More must be done to help drug-addicted babies

Published 8:44 am Monday, December 18, 2017

As the opioid epidemic sweeps across Tennessee and America, an ever-greater number of drug-dependent newborns are straining hospital neonatal units and draining precious medical resources. The problem has grown more quickly than realized and shows no signs of abating.
This week, local lawmakers and District Attorney Generals Tony Clark and Barry Staubus visited the Elizabethton TLC Community Center to hear about issues with drug abuse and pregnancy encountered by the center’s director, Angie Odom.
Odom discussed her experiences with the problem, and like other places, the center has seen a significant increase in the number of pregnant women who are battling addiction and the impacts it has on their lives and the lives of their newborns.
In 2014, Tennessee became the first state in the nation to approve a law to punish women for delivering drug-addicted babies. The measure allowed prosecutors to charge a mother for delivering a drug-addicted baby. Efforts to make the law permanent in Tennessee failed.
Odom is hoping the legislature will again adopt the law or something similar to hold pregnant women accountable for their drug abuse and the harm it is doing to their babies.
It’s no myth. Tennessee’s drug problems are well-documented. And the damage is long lasting. In East Tennessee the number of infants born with Neonatal Abstinence Syndrome has skyrocketed, with some counties reporting rates eight times the national average. The problem is so bad that eight of the region’s district attorneys general are suing opioid manufacturers on behalf of local babies born with NAS in 24 counties. The suits are two of the latest to be filed in a mounting nationwide effort to drag drug-makers and distributors into courtrooms.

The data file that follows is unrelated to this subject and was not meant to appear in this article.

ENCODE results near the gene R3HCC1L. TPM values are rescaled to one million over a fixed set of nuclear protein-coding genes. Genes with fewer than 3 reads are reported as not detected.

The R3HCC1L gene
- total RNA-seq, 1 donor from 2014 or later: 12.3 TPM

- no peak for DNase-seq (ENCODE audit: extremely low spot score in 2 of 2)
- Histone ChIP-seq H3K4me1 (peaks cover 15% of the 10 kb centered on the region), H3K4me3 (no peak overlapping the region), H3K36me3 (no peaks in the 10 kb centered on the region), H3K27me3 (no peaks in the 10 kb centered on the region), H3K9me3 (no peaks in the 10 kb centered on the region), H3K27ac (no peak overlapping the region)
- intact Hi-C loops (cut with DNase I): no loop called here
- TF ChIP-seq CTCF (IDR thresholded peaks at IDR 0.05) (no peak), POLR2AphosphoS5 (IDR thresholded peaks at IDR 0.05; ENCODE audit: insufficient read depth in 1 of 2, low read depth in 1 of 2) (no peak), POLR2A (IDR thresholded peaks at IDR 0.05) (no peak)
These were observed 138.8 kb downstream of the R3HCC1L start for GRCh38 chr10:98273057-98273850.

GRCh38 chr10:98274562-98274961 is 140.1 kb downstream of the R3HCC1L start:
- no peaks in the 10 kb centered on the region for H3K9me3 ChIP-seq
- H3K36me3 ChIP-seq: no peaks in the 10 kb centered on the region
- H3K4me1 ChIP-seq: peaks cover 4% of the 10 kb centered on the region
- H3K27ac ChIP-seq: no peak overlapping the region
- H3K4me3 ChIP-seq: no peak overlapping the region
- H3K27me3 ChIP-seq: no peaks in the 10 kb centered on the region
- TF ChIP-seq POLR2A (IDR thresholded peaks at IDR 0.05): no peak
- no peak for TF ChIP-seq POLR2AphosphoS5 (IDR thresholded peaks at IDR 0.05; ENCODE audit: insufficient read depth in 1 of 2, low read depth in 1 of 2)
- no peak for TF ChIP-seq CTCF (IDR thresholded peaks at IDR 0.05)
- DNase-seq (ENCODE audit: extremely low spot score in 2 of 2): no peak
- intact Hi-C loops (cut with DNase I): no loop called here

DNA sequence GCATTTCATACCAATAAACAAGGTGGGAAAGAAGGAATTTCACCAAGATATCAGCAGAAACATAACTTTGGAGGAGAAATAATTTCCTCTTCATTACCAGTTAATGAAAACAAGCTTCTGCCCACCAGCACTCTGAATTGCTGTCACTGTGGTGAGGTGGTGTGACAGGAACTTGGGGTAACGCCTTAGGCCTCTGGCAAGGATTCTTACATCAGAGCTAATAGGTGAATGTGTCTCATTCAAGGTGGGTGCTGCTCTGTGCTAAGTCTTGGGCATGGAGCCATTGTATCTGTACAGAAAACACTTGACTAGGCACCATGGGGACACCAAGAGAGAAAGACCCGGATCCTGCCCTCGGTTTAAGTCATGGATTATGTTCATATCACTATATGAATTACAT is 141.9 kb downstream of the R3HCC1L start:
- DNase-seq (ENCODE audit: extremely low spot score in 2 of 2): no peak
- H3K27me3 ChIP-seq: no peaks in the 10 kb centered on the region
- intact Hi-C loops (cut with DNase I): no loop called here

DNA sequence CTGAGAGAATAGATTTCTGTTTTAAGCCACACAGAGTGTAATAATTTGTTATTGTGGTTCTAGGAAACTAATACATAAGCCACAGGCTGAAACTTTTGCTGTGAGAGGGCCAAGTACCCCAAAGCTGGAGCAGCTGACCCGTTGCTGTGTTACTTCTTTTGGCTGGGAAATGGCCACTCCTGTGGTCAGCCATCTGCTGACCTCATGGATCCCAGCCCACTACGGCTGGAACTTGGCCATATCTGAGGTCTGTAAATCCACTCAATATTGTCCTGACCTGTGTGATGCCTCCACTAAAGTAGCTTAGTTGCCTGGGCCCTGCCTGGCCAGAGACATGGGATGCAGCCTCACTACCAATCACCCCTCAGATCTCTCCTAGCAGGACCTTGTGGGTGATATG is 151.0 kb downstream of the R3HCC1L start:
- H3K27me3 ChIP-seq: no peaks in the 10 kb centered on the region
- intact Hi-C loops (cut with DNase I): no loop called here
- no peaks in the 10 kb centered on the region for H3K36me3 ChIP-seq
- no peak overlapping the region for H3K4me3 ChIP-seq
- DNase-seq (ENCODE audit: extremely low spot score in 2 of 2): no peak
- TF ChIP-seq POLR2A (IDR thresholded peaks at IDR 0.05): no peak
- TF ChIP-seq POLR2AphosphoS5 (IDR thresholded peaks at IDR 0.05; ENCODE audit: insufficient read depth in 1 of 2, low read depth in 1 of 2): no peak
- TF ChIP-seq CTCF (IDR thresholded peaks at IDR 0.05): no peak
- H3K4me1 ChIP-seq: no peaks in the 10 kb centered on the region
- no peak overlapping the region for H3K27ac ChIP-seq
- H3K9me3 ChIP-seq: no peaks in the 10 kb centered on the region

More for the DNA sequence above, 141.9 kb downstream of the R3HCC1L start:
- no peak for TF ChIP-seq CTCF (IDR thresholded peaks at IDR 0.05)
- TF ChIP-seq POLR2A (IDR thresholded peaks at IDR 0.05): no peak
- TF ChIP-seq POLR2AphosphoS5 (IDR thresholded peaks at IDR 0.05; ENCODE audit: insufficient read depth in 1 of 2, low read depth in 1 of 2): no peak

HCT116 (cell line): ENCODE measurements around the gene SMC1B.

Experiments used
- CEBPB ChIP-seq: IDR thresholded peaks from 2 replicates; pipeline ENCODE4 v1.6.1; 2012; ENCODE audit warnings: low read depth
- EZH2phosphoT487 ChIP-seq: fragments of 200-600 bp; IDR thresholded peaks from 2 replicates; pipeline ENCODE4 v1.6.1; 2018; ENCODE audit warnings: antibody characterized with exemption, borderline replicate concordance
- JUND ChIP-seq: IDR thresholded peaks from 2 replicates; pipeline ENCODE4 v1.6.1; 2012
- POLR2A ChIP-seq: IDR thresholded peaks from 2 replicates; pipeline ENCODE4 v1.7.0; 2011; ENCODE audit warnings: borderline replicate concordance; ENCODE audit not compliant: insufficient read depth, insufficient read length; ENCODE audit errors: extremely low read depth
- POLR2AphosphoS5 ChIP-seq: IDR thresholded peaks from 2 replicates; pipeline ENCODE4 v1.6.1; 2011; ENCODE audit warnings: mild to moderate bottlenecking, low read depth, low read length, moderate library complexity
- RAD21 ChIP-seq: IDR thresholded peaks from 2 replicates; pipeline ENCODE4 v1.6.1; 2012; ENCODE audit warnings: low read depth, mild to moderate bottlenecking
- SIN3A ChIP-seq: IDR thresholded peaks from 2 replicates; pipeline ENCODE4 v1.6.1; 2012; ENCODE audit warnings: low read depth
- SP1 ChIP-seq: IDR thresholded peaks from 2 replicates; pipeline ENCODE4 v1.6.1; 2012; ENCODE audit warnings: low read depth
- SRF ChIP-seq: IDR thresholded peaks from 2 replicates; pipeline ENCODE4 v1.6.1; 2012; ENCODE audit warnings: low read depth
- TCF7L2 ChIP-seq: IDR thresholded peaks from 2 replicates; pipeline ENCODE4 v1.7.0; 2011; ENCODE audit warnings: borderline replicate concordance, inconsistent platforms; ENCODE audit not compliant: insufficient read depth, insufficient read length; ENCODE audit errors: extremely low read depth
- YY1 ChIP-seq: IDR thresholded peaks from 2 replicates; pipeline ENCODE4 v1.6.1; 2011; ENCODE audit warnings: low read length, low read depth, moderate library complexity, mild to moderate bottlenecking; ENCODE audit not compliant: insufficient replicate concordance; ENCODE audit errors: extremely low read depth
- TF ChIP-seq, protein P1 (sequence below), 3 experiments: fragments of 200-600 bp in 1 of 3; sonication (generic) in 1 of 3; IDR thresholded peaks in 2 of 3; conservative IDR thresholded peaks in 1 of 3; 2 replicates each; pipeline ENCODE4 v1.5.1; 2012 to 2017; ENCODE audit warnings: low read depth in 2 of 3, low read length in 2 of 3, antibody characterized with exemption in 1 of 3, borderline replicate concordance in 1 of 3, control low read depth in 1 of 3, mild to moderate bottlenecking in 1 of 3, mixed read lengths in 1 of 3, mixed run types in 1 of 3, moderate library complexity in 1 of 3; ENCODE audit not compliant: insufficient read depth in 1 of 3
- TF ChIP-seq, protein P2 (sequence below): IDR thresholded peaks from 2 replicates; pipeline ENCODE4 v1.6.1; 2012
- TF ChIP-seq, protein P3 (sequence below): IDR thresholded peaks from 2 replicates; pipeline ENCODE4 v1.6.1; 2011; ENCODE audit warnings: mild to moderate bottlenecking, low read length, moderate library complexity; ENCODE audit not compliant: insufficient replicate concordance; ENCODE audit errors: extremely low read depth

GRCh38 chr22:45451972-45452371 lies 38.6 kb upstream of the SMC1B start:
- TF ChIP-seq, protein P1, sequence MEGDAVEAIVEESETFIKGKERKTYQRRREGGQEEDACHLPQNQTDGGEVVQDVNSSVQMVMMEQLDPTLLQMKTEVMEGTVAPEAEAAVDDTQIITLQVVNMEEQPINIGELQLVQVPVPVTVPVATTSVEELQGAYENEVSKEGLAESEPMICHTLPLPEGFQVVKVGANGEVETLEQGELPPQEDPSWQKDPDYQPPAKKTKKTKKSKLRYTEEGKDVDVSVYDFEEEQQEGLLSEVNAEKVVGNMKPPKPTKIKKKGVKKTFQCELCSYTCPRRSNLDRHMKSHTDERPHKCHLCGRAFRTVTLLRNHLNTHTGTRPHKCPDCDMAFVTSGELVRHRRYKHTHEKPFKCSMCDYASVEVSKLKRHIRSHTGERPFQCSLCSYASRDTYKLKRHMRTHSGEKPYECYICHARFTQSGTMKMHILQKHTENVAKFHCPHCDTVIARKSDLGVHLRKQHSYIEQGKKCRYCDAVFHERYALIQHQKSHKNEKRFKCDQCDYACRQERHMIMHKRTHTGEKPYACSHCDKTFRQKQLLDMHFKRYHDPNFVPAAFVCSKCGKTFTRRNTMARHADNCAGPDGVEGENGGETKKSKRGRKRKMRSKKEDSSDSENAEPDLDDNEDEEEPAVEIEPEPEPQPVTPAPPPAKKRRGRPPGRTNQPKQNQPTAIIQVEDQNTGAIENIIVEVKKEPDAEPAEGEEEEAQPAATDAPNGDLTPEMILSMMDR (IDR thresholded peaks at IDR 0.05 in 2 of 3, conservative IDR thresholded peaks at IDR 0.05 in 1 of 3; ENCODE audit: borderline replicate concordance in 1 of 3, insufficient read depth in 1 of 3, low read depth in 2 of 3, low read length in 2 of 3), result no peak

The Niswonger Children’s Hospital at the Johnson City Medical Center this year opened a new ward just to care for children needing intensive treatment for NAS. Since 2009, hospital staff have treated over 1,800 babies with NAS, and in the past 12 months, 351 infants with NAS have come through the NICU at Niswonger Children’s Hospital.
Neonatal Abstinence Syndrome increases the risks of complications such as low birth weight and respiratory issues. It normally causes babies affected to be hospitalized 5 to 60 days longer than healthy babies.
In both situations, there are the silent victims to the needless suffering — the loved ones and children of those addicted.
Babies born to those addicted to drugs face many hurdles to overcome the physical and emotional syndrome attached to them.
Babies exposed to drugs must be treated differently, with morphine used to help calm them and lessen their suffering. They also must be kept in a more quiet atmosphere and require more hands-on attention.
Mothers are usually encouraged to be part of the babies’ treatment plans, but in all cases involving NAS, Child Protective Services is notified so the agency can ensure the child’s safety.
All that comes with a cost — estimated to be $1.5 billion on the national scale in 2012. But that is strictly the final costs. The emotional and physical damage that are done have far more long-lasting effects.
Every young person who is convicted of a drug crime and sentenced to prison deals with that for the rest of their lives.
And those are the lucky ones. The sentence for those who overdose and can’t be revived is much longer.
That’s why the war on drugs must continue on all fronts: Law enforcement, treatment, and improved economic opportunity to help restore hope. And, it’s why the war on the opioid epidemic must be won. Too many children’s futures depend on it. And we can’t let them down.

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